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250 W Lancaster Ave. Suite 215. Paoli, PA 19301.

Cosmetic Periodontal Surgery

What the Experts Think? This is a technical question that has no simple answer. In recent years, studies suggest a strong link between periodontitis and obstructive sleep apnea (OSA). The connection indicates the two share inflammatory responses. In other words, the inflammation present in periodontitis (severe gum disease) may have similar causes of inflammation found in people with sleep apnea.

Obstructive sleep apnea has many unwanted side effects. From general malaise to increased blood pressure, sleep apnea takes a toll on a person’s overall health and increases the risk for gum disease.

Why Does It Happen?

  • Repeated episodes of sleep apnea followed by resumed breathing tend to make people breathe more through their mouths than their noses. Breathing through your mouth has a drying effect on soft oral tissue. Healthy gums need moisture. When the gums become dry, they become irritated, making them more susceptible to inflammation and infection.
  • Sleep deprivation caused by sleep apnea weakens the immune system. A weakened immune system has trouble fighting infection, including that associated with gum disease.

Gum Infections and Sleep

The gums are an integral part of the oral health system. Gums support teeth and protect their roots from debris in the mouth. When gum disease advances it destroys the gingiva, teeth, and bone. Periodontal disease is the chief cause of tooth loss among adults. It also involves severe infection. Infection entering the bloodstream produces any number of health complications. Its impact on sleep and how our body reacts to rest can very well be another of its victims.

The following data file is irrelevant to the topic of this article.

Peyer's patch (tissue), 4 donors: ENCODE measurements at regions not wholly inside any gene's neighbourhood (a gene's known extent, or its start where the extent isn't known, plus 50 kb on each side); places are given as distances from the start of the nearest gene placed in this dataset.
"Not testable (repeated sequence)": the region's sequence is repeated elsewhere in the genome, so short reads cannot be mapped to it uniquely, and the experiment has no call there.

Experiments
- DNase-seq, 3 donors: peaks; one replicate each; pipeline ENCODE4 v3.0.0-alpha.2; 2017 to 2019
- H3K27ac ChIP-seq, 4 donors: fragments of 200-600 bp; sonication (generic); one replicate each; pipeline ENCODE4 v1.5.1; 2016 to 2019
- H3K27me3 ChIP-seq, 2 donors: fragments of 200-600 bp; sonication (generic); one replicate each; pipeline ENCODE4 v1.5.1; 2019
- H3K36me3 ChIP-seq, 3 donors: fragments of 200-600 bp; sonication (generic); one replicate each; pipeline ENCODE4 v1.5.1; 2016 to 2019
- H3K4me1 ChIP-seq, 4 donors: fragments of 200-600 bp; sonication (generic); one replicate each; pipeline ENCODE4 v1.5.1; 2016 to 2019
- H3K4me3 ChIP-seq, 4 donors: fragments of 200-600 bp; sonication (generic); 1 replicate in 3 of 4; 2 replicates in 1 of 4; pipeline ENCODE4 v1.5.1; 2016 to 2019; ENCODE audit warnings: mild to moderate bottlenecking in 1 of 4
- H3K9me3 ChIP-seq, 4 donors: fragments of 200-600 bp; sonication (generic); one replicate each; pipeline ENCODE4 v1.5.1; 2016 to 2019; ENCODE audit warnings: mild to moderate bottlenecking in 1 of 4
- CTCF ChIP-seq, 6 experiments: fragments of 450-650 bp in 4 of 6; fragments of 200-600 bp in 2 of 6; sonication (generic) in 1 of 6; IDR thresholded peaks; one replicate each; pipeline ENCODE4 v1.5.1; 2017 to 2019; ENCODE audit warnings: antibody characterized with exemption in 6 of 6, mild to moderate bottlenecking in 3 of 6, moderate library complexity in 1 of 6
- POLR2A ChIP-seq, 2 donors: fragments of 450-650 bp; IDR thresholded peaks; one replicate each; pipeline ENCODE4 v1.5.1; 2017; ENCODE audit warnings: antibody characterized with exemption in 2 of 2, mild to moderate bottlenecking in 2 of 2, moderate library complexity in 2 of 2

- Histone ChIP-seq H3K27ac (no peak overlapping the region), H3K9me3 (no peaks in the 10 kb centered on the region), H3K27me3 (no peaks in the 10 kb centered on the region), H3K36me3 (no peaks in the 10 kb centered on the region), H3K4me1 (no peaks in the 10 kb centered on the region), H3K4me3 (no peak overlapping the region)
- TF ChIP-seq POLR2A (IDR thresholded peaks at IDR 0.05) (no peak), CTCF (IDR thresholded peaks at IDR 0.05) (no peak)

The Throat and Sinus Connection

Infections never stay in one part of the body. They travel in the bloodstream like vicious passengers they affect other body parts in their wake. Consider sleep apnea as connected to our breathing mechanism; consider the proximity of mouth and gums. It is not hard to see the impact oral health has on our breathing.


There are several non-surgical and surgical treatments for sleep apnea. Your physician can suggest one that best suits your condition. Some patients with sleep disorders mitigate their symptoms by using oral appliances and CPAP therapy. Surgery procedures remove excessive oral tissue that blocks airways during sleep.

If you live in the Paoli, PA area Think Oral Implants and Periodontics is here to answer questions you may have about sleep apnea and periodontal infection. Call us now at 610) 550-3333. Offices located at 250 W. Lancaster Ave., Suite 215, Paoli, PA 19301